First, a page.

SWelcome back to Ask a Biogeek, a column where you ask biology researcher Terry Johnson any question you want - no matter how weird. Reader Charlie writes:
How about an article on the current cutting edge cancer research/treatments? Is there anything out there that is promising? Will there be a cure in our lifetimes?Sadly, cancer is not a single disease, but a class of diseases - while we may effectively cure some forms of cancer, it's doubtful that we'll be able to cure them all, and unlikely that a single form of treatment will be effective against all or even a wide range of cancers. The cells in our bodies are tightly regulated, but over time entropy has its way, and some lose their original genetic programming. Often these breakdowns are harmless and strictly local, but in the case of cancer, they can be catastrophic.If you look at the human body as an ecosystem, it's remarkably well-behaved. Various types of cells fulfill their proper roles in their proper places. The rapid cellular growth that is appropriate in the lining of our guts, for example, would be hazardous in the adult brain. Cells are regulated by their microenvironment (hormones, the surrounding tissue, etc.), with healthy cells reacting as you would expect. Cells with DNA damage resulting from viral infections, exposure to carcinogenic chemicals or radiation, or simple error during division are not so predictable. The body is not entirely unprepared for damaged cells. Our immune system seeks them out, and there are mechanisms within the cell designed to sense damage and cause apoptosis - programmed self-termination. These systems catch many dangerous cells, but not all. If a damaged cell escapes the immune system and its own self-destruct devices, it will often grow more damaged with time, accumulating mutations. A "successful" cancer will acquire additional mutations that allow it to grow uncontrollably into a tumor, feed itself via the formation of blood vessels, and metastasize - break away from the original tumor to form new colonies elsewhere in the body. Not every cell in the tumor needs to be the same for this to happen; if even a small population of cells hits a combination of errors that allows it to break away and take root elsewhere, the prognosis can be bleak. I'm talking about cancer in a very general sense, but it's important to remember that not all cancers are the same. The types of cellular breakdown that lead to an aggressive breast cancer are not necessarily the same as the damage that would give you leukemia (though there may be a few gross similarities), and they originated with different kinds of cells in the first place, housed in different tissue niches. Nor are all cancers of the same general type the same - for example, some breast cancers overexpress a protein called HER2, but not all. So, a tumor is composed of a mixture of cells which share some (but not all) of the same kinds of breakage with their immediate neighbors, cancers of the same type in other patients, and cancers of a different type entirely. It's hard to come up with a generalized cure when there are so many different ways for cells to flip out. Early detection of a treatable cancer is critical. If you can catch the tumor before it metastasizes, you have only a single tumor to deal with. Imaging techniques like mammograms, X-rays, and MRIs can be used to detect tumors, though more exotic techniques for detection are on the way. Dogs have been shown to be capable of smelling cancer, and research into the compounds they detect could lead to an artificial diagnostic nose.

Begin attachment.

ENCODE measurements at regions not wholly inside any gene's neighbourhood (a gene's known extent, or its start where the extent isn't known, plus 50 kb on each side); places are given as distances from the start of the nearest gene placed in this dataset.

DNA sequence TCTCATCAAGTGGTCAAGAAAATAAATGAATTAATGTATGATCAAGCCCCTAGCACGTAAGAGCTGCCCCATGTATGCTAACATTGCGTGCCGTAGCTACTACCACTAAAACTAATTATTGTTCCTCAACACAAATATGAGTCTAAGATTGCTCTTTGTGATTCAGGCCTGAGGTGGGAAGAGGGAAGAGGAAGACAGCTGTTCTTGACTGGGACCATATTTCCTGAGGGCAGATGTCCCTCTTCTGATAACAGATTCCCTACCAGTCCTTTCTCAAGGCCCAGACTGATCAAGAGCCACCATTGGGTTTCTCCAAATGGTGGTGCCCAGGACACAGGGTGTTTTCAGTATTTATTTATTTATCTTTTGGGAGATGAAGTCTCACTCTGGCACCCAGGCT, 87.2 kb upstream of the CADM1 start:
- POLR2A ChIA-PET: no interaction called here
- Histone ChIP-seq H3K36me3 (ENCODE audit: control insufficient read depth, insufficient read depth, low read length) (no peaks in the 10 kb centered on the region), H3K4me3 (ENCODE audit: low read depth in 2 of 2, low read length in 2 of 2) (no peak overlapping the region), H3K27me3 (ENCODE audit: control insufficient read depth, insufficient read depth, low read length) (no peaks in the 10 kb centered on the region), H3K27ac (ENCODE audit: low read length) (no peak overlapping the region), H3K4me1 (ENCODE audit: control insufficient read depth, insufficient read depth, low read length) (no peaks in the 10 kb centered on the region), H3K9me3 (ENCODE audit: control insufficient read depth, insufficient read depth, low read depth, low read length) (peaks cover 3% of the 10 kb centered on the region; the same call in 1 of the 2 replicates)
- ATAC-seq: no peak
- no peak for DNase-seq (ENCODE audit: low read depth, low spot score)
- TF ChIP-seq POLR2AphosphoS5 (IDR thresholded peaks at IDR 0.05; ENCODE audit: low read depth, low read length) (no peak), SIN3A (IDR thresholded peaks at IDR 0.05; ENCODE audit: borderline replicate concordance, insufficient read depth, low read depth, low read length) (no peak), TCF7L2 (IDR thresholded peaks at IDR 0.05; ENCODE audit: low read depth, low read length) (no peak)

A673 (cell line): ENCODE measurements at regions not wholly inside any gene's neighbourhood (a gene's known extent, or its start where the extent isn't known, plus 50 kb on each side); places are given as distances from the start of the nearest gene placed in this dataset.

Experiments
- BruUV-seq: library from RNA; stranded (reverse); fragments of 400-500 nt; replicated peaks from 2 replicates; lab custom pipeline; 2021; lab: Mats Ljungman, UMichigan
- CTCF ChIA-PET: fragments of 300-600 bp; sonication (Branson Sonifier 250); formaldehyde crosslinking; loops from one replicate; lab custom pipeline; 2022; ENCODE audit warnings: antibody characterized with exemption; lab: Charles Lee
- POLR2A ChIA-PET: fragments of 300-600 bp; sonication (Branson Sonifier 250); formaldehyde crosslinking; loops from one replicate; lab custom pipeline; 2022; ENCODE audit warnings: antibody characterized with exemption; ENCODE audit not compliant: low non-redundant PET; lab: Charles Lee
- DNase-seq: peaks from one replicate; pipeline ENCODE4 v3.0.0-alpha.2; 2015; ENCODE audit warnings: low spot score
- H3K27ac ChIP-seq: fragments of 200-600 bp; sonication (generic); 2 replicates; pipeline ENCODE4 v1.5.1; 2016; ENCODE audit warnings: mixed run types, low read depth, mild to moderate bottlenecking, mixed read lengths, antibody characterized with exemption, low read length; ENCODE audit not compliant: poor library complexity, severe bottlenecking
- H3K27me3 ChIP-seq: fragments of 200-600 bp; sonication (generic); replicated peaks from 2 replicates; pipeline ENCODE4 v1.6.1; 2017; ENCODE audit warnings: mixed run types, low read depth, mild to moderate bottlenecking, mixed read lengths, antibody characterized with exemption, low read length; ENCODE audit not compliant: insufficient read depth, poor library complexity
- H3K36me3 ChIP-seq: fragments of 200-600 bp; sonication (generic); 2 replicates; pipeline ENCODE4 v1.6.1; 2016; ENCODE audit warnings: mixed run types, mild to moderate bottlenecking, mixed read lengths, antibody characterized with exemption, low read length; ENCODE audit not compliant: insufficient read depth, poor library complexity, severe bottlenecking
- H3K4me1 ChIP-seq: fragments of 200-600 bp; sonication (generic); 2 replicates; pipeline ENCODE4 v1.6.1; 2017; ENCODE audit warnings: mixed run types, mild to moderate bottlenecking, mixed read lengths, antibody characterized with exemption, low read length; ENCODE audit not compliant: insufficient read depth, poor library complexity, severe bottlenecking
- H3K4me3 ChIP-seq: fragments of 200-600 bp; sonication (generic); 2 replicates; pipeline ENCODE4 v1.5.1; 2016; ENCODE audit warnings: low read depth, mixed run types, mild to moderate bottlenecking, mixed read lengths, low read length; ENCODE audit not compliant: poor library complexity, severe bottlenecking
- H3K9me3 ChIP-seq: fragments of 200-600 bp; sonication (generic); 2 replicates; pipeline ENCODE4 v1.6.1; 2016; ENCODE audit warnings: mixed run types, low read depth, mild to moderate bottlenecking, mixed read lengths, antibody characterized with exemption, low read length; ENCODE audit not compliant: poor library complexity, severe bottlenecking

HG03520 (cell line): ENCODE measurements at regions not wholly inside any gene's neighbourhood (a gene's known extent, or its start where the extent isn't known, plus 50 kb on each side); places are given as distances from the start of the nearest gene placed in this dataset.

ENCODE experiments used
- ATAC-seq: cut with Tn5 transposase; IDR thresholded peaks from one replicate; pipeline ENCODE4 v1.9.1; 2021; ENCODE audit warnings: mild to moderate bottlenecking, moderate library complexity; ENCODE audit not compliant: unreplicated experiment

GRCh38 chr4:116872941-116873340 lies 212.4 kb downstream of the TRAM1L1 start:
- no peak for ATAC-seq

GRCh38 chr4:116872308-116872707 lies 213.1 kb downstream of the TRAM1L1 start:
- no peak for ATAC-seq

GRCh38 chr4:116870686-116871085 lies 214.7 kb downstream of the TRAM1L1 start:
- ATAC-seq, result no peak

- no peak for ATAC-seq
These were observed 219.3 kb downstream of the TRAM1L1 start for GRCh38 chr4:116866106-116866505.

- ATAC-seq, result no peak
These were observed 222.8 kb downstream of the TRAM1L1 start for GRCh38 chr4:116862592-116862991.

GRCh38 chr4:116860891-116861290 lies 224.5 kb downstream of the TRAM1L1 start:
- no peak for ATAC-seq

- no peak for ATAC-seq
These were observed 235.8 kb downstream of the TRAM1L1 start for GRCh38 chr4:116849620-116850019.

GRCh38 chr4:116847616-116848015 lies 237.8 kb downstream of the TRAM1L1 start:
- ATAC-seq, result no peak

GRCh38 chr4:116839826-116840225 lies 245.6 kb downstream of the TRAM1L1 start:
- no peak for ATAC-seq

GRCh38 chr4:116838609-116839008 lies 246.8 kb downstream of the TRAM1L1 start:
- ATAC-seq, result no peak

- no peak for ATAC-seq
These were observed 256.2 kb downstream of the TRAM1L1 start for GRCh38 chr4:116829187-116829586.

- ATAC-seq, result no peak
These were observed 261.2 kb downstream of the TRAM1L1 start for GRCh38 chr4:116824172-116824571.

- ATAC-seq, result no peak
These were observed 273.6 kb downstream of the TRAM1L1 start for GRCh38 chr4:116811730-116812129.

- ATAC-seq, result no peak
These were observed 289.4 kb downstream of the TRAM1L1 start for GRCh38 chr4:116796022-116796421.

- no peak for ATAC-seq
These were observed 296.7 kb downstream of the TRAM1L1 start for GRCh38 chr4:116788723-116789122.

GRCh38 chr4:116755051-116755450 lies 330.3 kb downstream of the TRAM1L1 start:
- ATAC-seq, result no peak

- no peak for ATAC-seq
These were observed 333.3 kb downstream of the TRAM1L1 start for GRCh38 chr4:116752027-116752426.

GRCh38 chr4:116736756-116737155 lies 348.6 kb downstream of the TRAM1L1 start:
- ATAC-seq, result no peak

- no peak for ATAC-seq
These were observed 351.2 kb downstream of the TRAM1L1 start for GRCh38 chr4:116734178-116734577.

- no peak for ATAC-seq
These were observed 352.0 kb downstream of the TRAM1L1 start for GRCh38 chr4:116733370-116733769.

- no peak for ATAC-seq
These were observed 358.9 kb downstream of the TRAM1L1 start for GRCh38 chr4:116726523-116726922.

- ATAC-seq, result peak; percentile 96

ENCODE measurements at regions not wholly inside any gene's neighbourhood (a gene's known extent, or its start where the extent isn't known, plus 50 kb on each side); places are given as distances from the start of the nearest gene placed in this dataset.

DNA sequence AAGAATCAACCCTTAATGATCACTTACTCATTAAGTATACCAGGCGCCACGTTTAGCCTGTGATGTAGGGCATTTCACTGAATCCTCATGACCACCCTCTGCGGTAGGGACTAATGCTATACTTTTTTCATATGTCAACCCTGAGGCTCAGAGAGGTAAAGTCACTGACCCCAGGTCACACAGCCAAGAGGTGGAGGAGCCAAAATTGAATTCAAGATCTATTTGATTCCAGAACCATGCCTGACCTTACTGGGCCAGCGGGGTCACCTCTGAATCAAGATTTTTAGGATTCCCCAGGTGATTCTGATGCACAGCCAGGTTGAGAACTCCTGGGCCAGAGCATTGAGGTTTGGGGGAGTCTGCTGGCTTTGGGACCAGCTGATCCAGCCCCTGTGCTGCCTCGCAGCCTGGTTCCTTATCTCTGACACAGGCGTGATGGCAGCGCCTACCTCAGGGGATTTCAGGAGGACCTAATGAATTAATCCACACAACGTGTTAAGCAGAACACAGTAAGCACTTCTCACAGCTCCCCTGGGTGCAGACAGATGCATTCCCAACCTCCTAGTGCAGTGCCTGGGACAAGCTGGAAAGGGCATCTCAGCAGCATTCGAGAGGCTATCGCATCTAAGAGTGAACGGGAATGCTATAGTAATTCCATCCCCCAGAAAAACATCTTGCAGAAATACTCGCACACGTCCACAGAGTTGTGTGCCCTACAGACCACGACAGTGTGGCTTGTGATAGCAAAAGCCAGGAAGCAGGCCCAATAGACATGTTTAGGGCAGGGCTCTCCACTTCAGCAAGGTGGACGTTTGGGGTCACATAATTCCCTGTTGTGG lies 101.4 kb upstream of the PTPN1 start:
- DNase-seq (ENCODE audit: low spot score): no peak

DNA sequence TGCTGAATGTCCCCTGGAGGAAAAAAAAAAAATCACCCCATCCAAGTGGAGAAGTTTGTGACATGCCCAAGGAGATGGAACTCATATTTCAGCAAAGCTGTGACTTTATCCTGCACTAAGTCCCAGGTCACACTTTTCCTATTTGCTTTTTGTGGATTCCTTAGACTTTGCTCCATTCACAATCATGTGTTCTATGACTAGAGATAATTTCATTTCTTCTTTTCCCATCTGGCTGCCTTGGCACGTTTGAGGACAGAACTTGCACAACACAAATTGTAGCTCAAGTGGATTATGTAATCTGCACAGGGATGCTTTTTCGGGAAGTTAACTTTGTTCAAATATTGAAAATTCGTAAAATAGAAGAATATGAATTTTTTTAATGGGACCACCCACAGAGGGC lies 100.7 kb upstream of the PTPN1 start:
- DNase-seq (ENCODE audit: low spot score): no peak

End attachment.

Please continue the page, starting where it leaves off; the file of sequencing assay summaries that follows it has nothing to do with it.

Cellular therapies are another option. If your immune system is full of fail, perhaps it's time to send in the cavalry? Immune cells from cancer-resistant mice can be used to kill advanced tumors in normal mice (well, "normal" for lab mice, anyway). Cells can also be used to target existing treatments to the site of the cancer, by using genetically modified cells that home in on a tumor and, once there, activate an anti-cancer drug, reducing the wear and tear of side-effects on your healthy tissue. Since viruses are already quite good at homing in on cells, they're another potential cancer-busting option. Nanotechnology has a few tricks up its sleeve if cells and viruses don't do the trick. Nanotubes can be loaded with drugs and "capped", potentially capable of releasing an anti-cancer payload on demand (though the "demand" part is still under construction). Once localized to a cancer cell, light at an appropriate wavelength zaps the nanotube, which absorbs it and heats up, effectively cooking the tumor.
Similar results have been achieved using gold-plated nanoparticles, while bundles of nanorods form light-activated cancer-shredding cluster bombs: "As if billions of cancer cells cried out...and were suddenly silenced."
It's likely that not all of these approaches will bear fruit - if every cancer cure that worked on rats also worked on humans, I probably wouldn't have to answer this question. With a disease as diverse as cancer, however, it makes sense to approach a wide variety of possible treatments. Do you have questions you've always wanted to ask a biogeek? You can email Terry Johnson.